The Tristan da Cunha
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Tristan da Cunha Government Constitution News
Enhanced status and a Bill of Rights in Tristan's new constitution
Selected quotes from the St Helena, Ascension and Tristan da Cunha Constitution Order 2009 ~
Her Majesty, in exercise of the powers conferred upon Her by section 112 of the Saint Helena Act 1833(1), the British Settlements Acts 1887 and 1945(2) and of all other powers enabling Her to do so, is pleased, by and with the advice of Her Privy Council, to order, and it is ordered, as follows:
The people of St Helena, Ascension and Tristan da Cunha:
(a) wishing to affirm their allegiance to the United Kingdom, its Government and the Crown;
e) also recalling that Tristan da Cunha was garrisoned and possessed by Britain in 1816, and that by Letters Patent of King George VI dated 12 January 1938 the islands of Tristan da Cunha, Gough, Nightingale and Inaccessible became Dependencies of St Helena;
i) noting the resourcefulness of the people of St Helena, Ascension and Tristan da Cunha and their respect for government under the law that has made the islands safe havens in the South Atlantic over the centuries;
(j) mindful of the fact that, while separate territories, St Helena, Ascension and Tristan da Cunha form a single territorial grouping under the Crown;
(k) wishing to continue as communities of tolerance, with respect for government and the law, Christian and family values and protection of the environment;
(l) committed to government in partnership with the United Kingdom on the basis of mutual obligations and responsibilities, to democratic principles and to promotion and protection of fundamental human rights and freedoms;
are determined, with the United Kingdom Government and other members of the international community, to build a sound future on the islands for their local communities on the basis of this Constitution.
The new constitution was made on 8th July, laid before parliament on 15th July and will come into force on 1st September 2009.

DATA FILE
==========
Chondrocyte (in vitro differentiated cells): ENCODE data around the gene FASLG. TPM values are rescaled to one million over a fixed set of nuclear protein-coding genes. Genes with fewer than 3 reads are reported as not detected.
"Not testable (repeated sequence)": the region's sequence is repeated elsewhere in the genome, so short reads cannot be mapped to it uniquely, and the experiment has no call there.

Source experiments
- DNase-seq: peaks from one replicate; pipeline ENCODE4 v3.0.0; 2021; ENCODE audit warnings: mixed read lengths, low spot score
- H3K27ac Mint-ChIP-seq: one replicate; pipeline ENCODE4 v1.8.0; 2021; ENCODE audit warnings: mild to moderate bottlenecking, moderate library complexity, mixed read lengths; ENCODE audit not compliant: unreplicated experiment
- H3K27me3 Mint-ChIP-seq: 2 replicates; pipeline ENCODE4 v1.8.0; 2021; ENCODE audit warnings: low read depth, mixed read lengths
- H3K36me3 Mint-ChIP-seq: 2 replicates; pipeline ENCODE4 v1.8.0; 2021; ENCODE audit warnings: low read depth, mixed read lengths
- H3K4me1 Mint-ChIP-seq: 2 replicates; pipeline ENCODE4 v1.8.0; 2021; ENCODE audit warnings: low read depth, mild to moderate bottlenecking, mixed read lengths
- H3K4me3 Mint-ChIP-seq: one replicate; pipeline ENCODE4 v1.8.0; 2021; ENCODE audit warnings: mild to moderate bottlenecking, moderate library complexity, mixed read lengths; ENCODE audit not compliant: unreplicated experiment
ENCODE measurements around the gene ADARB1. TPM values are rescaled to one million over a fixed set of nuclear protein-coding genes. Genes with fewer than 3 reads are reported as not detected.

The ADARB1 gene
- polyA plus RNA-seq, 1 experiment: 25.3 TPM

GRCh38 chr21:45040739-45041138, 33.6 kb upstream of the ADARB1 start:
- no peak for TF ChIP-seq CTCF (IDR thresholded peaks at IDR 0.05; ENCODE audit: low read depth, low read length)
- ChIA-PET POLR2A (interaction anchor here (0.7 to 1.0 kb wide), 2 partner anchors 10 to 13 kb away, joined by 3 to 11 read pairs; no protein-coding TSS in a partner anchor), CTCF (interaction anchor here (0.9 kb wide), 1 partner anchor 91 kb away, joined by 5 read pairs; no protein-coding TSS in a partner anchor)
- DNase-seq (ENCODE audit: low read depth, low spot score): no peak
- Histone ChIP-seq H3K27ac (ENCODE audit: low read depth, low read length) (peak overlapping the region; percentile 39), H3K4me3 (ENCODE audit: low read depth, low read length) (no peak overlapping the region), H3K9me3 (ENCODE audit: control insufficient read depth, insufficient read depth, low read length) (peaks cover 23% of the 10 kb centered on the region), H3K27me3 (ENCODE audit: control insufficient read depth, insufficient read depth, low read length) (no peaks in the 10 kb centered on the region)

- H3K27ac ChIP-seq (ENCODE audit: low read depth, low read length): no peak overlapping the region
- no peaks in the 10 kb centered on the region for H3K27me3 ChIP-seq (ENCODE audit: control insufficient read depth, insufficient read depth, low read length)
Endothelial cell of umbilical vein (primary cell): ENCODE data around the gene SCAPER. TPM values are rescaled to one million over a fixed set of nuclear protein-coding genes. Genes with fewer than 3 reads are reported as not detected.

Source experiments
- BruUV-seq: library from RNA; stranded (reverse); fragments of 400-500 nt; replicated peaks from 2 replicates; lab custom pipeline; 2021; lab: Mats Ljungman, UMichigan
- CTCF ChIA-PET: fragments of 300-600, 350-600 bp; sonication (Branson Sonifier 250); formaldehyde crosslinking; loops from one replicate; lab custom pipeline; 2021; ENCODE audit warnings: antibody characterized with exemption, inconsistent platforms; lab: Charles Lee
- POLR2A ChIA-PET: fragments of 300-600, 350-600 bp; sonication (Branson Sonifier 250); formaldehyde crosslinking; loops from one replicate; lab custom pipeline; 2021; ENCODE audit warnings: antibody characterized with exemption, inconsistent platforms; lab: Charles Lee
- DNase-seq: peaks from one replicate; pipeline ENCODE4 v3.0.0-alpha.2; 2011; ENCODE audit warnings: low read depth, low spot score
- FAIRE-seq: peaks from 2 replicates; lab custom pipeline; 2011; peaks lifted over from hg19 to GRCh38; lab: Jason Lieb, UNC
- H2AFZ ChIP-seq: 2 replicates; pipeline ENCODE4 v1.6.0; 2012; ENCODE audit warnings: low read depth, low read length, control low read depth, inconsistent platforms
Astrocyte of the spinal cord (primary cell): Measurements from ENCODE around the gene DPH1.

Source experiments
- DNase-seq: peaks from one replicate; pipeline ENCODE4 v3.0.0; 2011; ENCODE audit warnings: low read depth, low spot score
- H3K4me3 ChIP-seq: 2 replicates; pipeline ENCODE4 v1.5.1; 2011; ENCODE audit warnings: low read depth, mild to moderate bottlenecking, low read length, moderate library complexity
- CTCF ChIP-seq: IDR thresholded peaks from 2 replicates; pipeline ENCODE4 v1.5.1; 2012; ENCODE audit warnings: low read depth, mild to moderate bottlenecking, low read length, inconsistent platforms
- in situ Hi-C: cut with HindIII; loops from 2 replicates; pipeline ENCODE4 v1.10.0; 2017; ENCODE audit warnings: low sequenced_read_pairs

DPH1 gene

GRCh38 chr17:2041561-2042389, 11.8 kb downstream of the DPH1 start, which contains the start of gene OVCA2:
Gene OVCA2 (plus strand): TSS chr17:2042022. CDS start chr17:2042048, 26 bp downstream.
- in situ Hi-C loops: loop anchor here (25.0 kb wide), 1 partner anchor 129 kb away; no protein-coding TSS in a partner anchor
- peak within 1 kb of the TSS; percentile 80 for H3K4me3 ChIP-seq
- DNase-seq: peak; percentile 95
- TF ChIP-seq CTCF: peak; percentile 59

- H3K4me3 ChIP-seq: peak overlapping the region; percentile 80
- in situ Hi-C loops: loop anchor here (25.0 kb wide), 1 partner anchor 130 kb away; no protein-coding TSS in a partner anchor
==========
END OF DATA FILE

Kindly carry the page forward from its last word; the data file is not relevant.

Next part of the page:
For reaction to the new constitution, and a link to the full Hansard text, see our Tristan in Parliament page, for reaction see our Government News page, and for Island Council related constitution issues see the Island Council Page.
Partnership Values and Fundamental Rights and Freedoms of the Individual
To give our visitors a flavour of the constitution we reproduce below these crucial value statements which underpin the ethos of the new Constitution:
The partnership values
186.—(1) The partnership between the United Kingdom and Tristan da Cunha shall continue to be based on the following values—
(a) good faith;
(b) the rule of law;
(c) good government;
(d) sound financial management;
(e) the impartial administration of justice;
(f) the impartiality of the Tristan da Cunha Public Service;
(g) the maintenance of public order;
(h) compliance with applicable international obligations of the United Kingdom and of Tristan da Cunha; and
(i) the maintenance of international peace and security and the right of individual or collective self-defence.
(2) The relationships between each of Tristan da Cunha, St Helena and Ascension shall continue to be based on the values listed in subsection (1) and a willingness to have due regard for one another’s interests.
(3) In exercising their responsibilities and powers, all organs of government in Tristan da Cunha have a duty to give effect to the partnership values.
(4) As the partnership values are statements of political principle, no court shall find that any act or omission of an organ of government was unlawful on account of a failure to give effect to the partnership values.
(5) Subject to subsection (4), the Supreme Court may enquire, but only on an application for judicial review, whether or not any organ of government (other than the Governor) has acted rationally and with procedural propriety in relation to giving effect to a partnership value.
Fundamental rights and freedoms of the individual
187. Whereas every person in Tristan da Cunha is entitled to the fundamental rights and freedoms of the individual, that is to say, has the right, without distinction of any kind, such as sex, sexual orientation, race, colour, language, religion, political or other opinion, national or social origin, association with a national minority, property, age, disability, birth or other status, but subject to respect for the rights and freedoms of others and for the public interest, to each and all of the following—
(a) life, liberty, security of the person and the protection of the law;
(b) freedom of conscience, of expression and of assembly and association;
(c) protection for his or her private and family life, the privacy of his or her home and other property; and
(d) protection from deprivation of property save in the public interest and on payment of fair compensation,
this Part shall afford protection to these rights and freedoms, and to related rights and freedoms, subject to the limitations contained in this Part, being limitations designed to ensure that the enjoyment of the protected rights and freedoms by any individual does not prejudice the rights and freedoms of others or the public interest.
For a link to the full Hansard text, see our Tristan in Parliament page where the full 104 page PDF document can be downloaded.
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